“Oi!” Incarnate laughed, gently punching Foton on the arm. “Although, it could've been zombie me.”
“God, that woulda been terrifying.” Foton confessed.
“Hey, it'd be worse for me.” Incarnate said.
“I dunno. At least you lived twice then.”
“Yeah, but I'd still be dead. Technically.”
“That's what Aran's husks are, Tahkshi said.” Incarnate explained. “He said they were like zombies, but not quite.”
“Oh dear.” Foton said, turning a little bit more pale.
“What?” Incarnate asked, a small smile curling onto his face.
Foton looked around, before whispering to Incarnate, “I don't...like zombies, K?”
Incarnate moved away. “Really?” he asked incredulously.
“Yeah.” Foton answered. “Pa used to show us zombie films and I was terrified.” He saw that Incarnate was smiling. “What you smilin' for? You best not tell anyone this!”
“Well...” Incarnate taunted.
“Don't you dare, Incarnate!” Foton threatened.
“Oh, I won't.” Incarnate admitted. “I probably owe you for something.”
“Most likely.” Foton retorted.
The banter went on until the alarm went off and Tahkshi's voice came through the intercom. “Alright, people, we have entered the Thanatos Galaxy and Matthew, from Virincorparates, has sent us co-ordinates for Aran's Fortress. We'll be there in a few minutes, so get ready to go. We're all going on this mission.”
Foton led Incarnate to the armoury, where he offered Incarnate a pistol. “Look,” Foton explained, “Your powers are all good and all, but mine have all but gone now, so you take this, y'hear?”
“Yeah, OK.” Incarnate agreed.
“Good.” Foton handed it to him. Incarnate took it, and placed it in his pocket after checking that the safety catch was on. “Don't want you dyin' today, not after all the trouble we went to to save ya.”
Incarnate and Foton then met up with the others at the front of ship, near the boarding ramp. They saw a moon with craters that seemed to have deliberately created to make it seem like a skull. What unnerved Incarnate was that that was where they were going.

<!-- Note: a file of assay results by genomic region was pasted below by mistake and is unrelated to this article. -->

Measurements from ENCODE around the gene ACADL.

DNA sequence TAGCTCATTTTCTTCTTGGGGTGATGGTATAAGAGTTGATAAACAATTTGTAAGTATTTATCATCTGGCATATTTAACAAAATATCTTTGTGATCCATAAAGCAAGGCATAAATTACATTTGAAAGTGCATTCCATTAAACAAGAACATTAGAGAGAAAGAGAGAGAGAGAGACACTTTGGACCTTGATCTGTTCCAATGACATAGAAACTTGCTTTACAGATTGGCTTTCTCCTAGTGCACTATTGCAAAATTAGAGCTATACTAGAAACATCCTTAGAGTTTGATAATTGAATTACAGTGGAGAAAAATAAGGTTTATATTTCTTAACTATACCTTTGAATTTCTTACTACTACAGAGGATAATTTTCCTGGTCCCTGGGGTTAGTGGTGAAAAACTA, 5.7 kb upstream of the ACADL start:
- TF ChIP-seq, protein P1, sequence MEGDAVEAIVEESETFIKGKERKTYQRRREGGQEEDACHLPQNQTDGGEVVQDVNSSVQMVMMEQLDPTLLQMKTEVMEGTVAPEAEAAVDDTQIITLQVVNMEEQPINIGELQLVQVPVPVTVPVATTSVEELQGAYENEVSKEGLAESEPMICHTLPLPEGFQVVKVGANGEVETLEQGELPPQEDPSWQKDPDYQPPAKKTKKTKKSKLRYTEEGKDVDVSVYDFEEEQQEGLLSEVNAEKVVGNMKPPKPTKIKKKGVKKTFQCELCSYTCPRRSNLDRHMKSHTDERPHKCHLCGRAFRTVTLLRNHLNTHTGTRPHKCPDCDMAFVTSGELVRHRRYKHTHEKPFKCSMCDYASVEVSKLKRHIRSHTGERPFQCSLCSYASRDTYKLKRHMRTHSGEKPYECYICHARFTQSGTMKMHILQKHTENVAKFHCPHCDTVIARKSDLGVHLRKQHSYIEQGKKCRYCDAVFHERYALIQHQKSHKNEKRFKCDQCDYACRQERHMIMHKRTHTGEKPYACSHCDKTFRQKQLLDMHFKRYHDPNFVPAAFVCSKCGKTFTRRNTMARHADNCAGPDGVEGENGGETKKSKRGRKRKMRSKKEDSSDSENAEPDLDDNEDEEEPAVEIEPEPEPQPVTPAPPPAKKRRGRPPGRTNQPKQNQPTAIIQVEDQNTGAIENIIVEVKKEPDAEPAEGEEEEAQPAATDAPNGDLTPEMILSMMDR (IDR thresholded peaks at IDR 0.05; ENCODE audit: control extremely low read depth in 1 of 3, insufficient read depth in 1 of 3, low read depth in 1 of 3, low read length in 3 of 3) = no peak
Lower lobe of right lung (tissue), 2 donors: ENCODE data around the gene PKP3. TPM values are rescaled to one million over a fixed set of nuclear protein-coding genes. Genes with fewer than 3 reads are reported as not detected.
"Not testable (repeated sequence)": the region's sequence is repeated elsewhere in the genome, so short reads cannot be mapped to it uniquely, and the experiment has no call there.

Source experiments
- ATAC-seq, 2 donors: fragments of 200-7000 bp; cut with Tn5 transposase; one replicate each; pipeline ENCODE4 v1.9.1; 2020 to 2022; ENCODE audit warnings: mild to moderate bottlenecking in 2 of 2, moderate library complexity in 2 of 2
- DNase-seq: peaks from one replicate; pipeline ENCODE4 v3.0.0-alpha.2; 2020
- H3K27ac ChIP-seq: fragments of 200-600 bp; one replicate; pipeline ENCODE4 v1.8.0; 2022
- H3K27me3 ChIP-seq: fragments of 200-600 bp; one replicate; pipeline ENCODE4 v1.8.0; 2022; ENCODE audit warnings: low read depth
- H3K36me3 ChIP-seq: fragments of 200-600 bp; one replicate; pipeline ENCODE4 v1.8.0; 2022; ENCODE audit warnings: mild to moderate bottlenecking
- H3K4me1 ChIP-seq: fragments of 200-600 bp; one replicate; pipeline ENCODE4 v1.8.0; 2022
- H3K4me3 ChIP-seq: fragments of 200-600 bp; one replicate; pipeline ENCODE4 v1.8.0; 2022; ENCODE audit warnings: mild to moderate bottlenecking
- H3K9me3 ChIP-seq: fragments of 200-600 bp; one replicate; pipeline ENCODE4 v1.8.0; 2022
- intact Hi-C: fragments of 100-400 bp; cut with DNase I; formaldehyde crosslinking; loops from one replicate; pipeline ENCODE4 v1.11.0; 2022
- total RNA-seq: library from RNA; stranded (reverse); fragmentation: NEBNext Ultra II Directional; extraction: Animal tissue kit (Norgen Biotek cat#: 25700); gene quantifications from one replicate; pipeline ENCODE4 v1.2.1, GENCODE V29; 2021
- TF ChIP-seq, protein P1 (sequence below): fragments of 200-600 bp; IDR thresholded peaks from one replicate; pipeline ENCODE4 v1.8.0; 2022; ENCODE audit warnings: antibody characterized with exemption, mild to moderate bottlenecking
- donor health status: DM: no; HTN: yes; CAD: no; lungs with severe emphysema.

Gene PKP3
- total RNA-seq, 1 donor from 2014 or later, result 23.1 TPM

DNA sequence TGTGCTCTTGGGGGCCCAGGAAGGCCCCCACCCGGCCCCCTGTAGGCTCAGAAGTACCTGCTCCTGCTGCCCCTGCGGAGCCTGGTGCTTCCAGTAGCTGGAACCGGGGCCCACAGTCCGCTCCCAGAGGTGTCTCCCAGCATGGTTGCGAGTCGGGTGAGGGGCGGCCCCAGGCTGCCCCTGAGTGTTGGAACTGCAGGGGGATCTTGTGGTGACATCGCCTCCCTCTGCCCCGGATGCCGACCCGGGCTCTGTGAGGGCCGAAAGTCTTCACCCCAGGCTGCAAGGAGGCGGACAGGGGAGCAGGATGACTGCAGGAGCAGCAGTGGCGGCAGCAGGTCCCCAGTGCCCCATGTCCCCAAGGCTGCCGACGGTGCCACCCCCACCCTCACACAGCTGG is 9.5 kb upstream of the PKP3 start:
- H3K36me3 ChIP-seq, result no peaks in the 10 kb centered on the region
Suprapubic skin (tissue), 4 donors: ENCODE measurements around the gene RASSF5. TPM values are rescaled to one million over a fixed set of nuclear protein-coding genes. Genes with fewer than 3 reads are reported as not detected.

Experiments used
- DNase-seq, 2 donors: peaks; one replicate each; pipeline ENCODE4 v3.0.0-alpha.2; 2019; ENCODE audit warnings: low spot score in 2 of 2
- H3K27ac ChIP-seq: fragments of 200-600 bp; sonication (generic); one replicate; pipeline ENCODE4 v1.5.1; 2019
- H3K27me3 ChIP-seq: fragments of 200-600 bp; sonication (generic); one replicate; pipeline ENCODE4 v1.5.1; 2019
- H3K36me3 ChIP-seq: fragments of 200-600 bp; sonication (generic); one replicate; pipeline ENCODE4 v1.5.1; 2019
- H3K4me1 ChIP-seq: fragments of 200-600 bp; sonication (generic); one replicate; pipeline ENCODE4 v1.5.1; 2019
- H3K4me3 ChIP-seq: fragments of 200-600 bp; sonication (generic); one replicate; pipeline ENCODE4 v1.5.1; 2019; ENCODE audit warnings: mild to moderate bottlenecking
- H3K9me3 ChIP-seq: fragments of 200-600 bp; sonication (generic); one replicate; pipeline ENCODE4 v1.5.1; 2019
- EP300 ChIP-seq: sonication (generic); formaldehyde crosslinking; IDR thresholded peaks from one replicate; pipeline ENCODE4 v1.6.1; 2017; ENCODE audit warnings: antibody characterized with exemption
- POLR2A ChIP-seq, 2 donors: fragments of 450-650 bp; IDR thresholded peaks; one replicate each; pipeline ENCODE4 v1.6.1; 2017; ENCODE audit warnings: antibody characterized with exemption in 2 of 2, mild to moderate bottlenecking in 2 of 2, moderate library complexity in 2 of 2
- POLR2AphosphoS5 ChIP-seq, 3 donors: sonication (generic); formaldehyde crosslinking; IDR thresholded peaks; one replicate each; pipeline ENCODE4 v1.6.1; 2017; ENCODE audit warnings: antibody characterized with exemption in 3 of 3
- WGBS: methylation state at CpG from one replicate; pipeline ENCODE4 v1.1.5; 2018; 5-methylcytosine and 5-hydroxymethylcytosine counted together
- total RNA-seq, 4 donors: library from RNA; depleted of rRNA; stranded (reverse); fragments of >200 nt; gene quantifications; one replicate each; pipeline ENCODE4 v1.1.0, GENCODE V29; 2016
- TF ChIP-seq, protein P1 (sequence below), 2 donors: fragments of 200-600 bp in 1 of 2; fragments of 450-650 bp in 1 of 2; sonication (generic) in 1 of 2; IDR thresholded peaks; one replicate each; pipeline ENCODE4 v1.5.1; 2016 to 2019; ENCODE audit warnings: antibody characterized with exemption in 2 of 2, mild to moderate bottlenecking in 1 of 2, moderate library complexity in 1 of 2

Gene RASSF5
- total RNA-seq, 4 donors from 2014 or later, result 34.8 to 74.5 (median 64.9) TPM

Then he saw it: the Fortress. It was a huge structure, more like a medieval castle than a military fortress, it had a few signs of weaponry from the tallest tower. It even had a portcullis, for Christ's sake. Incarnate knew not why: the moon was pretty abandoned and the solar system around it was uninhabited, as so may were. The ship circled the fortress, searching for a place to land, but found none actually inside or on the fortress. Now Incarnate understood the reason for the portcullis: anyone who lands on the moon would have to get through there to enter the fortress. The walls would not be worth the effort to break as it would attract too much unwanted attention.
“Land us over there!” Tahkshi called to the autopilot that wasn't actually fully automatic.
The ship slowly descended, throwing up huge clouds of dust as it did so. The ramp descended as the dust cleared, but that only threw up more. The First Children ventured cautiously out, Tahkshi leading the way, Terran blade at the ready.
There was nothing to be seen bar the clouds of dust that were thrown up. They obscured the view of Aran's Fortress so only the merest of outlines could be seen.
“Lets go!” said Tahkshi, trying not to open his mouth in fear that the dust was poisonous, which it very well could be. He jogged steadily through the terrain, keeping his eyes as closed as possible without closing them completely.
They soon reached the portcullis of the fortress. It was everything you'd expect a portcullis to be, really: black, metallic and spiky. Tahkshi looked at it, and then looked through it: he could see a few Gardor milling around in there, all under command by some other being. He assumed it was a Husk, bit he couldn't quite see.
“So,” Gold asked. “What are we gonna do about that portcullis?”